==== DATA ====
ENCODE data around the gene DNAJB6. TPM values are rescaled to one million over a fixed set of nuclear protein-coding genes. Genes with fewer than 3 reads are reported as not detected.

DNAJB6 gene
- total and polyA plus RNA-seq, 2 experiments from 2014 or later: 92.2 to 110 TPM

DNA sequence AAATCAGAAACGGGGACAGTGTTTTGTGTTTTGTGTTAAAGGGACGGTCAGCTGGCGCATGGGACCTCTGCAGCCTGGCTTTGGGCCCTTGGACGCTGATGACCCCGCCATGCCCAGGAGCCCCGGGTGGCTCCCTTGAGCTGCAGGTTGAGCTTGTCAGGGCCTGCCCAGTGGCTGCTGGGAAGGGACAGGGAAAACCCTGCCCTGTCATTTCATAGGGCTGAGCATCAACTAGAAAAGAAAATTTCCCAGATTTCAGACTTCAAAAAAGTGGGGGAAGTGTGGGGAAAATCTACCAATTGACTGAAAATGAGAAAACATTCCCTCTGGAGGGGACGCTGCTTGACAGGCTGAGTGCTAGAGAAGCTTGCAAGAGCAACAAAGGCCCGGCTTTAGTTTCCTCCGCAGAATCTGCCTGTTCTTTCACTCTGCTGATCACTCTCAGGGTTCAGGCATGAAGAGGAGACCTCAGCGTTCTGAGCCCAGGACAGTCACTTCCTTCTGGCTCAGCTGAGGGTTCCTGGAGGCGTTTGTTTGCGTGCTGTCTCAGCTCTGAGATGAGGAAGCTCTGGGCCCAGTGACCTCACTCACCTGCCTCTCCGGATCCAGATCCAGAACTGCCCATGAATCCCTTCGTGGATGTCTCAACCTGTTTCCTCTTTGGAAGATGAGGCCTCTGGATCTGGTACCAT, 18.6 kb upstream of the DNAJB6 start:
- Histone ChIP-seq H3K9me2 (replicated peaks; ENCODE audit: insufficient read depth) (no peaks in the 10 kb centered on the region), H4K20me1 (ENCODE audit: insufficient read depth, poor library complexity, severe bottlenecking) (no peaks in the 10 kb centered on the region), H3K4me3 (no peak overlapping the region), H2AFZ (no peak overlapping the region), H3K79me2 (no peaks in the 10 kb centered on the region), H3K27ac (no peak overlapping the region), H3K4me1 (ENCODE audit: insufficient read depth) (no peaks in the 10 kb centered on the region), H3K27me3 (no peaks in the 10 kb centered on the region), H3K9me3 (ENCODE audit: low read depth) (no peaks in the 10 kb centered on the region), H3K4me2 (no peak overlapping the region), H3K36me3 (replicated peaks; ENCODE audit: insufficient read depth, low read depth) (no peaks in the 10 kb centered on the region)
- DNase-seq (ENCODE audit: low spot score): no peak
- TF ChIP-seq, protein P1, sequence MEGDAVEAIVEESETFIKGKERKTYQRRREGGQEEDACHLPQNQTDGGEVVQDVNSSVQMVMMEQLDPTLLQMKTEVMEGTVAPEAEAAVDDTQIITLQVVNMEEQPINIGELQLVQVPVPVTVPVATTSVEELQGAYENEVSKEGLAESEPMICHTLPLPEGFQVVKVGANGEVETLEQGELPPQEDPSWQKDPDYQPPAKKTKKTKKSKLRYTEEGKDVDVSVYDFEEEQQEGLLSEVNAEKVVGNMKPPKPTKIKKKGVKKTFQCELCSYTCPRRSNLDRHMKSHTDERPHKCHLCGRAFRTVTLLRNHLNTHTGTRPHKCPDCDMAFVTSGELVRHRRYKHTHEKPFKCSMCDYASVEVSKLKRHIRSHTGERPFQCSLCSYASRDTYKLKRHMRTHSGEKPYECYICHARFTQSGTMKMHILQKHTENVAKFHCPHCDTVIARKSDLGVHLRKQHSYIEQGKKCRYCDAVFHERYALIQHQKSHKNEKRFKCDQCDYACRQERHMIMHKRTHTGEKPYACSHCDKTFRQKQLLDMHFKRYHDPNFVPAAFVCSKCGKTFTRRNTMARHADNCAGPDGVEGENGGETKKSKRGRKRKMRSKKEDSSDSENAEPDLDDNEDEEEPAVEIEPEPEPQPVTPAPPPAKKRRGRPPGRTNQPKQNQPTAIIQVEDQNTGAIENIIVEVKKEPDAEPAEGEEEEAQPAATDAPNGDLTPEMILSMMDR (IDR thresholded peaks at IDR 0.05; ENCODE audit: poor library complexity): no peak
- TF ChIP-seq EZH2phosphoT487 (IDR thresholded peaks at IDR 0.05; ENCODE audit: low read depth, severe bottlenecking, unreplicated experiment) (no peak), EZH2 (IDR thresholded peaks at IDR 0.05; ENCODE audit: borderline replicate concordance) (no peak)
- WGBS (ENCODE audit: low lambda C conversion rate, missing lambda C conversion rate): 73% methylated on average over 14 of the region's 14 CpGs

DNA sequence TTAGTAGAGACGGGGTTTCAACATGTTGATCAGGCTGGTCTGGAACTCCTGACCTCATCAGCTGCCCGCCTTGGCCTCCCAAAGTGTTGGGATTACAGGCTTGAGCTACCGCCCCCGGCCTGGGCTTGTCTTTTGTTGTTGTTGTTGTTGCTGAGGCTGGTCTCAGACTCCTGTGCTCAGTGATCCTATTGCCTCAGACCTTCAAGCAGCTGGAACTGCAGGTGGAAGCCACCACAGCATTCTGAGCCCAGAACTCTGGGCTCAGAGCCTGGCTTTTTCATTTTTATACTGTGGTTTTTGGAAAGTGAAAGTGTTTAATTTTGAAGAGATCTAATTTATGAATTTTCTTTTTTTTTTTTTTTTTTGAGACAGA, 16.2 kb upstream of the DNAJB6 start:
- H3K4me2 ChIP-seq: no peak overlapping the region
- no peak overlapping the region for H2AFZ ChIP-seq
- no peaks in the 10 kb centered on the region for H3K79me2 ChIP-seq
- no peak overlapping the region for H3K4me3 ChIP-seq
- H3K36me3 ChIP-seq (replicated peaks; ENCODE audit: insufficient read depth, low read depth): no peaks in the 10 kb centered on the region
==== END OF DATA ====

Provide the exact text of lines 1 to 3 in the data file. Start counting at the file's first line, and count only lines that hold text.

ENCODE data around the gene DNAJB6. TPM values are rescaled to one million over a fixed set of nuclear protein-coding genes. Genes with fewer than 3 reads are reported as not detected.

DNAJB6 gene
- total and polyA plus RNA-seq, 2 experiments from 2014 or later: 92.2 to 110 TPM